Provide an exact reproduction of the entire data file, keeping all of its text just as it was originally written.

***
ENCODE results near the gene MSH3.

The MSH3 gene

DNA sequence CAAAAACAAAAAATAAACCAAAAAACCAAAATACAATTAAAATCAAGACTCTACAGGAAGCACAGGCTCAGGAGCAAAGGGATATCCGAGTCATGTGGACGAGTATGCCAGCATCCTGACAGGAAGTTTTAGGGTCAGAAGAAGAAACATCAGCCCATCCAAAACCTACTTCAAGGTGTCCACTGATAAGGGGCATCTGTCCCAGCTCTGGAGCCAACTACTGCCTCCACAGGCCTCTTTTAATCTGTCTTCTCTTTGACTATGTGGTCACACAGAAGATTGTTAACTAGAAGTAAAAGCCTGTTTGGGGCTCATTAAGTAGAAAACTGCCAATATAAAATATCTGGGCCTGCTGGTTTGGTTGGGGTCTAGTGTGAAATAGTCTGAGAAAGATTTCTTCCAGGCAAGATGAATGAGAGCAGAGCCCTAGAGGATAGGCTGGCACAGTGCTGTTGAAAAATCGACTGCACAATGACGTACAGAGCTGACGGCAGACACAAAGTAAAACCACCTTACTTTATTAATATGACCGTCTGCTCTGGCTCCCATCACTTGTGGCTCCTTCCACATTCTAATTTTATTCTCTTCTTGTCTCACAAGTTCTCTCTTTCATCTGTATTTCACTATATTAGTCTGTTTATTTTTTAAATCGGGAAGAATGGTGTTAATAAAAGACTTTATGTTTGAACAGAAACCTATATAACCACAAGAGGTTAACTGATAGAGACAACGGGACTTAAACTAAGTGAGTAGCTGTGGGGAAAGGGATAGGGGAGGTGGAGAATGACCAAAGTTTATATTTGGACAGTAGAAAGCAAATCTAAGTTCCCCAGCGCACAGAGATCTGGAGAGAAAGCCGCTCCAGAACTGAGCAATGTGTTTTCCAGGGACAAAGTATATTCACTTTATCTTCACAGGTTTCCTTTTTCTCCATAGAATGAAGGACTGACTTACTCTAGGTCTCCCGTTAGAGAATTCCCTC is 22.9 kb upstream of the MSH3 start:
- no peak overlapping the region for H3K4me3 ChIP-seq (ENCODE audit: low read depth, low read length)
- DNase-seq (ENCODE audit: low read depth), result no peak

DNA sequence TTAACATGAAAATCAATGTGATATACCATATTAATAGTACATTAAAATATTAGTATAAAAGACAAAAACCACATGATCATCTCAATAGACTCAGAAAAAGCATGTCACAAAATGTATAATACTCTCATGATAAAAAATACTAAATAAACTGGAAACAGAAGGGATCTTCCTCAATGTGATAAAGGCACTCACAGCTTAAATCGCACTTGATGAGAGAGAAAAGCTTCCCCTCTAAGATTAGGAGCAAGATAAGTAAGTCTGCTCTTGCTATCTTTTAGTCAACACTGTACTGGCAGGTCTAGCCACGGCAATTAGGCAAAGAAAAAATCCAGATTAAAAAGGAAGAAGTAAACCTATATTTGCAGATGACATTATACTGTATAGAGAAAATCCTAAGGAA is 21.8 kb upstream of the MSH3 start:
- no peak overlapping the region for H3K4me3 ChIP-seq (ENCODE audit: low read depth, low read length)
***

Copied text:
ENCODE results near the gene MSH3.

The MSH3 gene

DNA sequence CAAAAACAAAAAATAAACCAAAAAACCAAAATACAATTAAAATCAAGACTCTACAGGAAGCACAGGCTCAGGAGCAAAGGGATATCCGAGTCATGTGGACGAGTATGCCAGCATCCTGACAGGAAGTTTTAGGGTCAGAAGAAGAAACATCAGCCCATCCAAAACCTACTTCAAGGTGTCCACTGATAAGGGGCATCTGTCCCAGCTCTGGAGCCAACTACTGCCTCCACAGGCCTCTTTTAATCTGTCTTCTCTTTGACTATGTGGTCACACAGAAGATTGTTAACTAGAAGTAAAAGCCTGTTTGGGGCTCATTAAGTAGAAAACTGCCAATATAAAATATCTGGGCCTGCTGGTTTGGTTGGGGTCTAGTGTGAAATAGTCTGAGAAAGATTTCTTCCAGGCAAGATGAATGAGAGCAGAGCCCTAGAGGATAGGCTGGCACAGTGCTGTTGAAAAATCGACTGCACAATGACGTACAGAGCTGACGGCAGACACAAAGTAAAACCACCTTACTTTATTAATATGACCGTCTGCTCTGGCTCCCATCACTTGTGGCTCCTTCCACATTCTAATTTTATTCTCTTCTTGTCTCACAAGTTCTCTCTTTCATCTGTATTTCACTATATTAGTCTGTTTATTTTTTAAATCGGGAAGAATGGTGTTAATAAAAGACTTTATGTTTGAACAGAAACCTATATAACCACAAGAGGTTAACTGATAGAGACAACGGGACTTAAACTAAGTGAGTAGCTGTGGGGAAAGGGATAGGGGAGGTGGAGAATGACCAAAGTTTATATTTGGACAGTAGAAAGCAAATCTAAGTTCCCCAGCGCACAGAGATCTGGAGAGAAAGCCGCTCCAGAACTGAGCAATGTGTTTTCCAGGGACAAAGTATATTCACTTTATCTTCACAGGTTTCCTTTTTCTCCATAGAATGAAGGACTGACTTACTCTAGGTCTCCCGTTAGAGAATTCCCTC is 22.9 kb upstream of the MSH3 start:
- no peak overlapping the region for H3K4me3 ChIP-seq (ENCODE audit: low read depth, low read length)
- DNase-seq (ENCODE audit: low read depth), result no peak

DNA sequence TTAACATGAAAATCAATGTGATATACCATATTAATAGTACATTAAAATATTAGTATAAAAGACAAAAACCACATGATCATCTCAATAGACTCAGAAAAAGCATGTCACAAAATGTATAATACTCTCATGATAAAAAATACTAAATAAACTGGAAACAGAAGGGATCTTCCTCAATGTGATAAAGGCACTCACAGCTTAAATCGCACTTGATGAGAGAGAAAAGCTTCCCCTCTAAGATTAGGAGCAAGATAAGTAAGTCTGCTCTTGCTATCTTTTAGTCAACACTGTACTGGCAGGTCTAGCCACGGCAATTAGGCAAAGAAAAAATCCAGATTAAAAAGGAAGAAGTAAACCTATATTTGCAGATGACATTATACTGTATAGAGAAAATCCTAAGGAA is 21.8 kb upstream of the MSH3 start:
- no peak overlapping the region for H3K4me3 ChIP-seq (ENCODE audit: low read depth, low read length)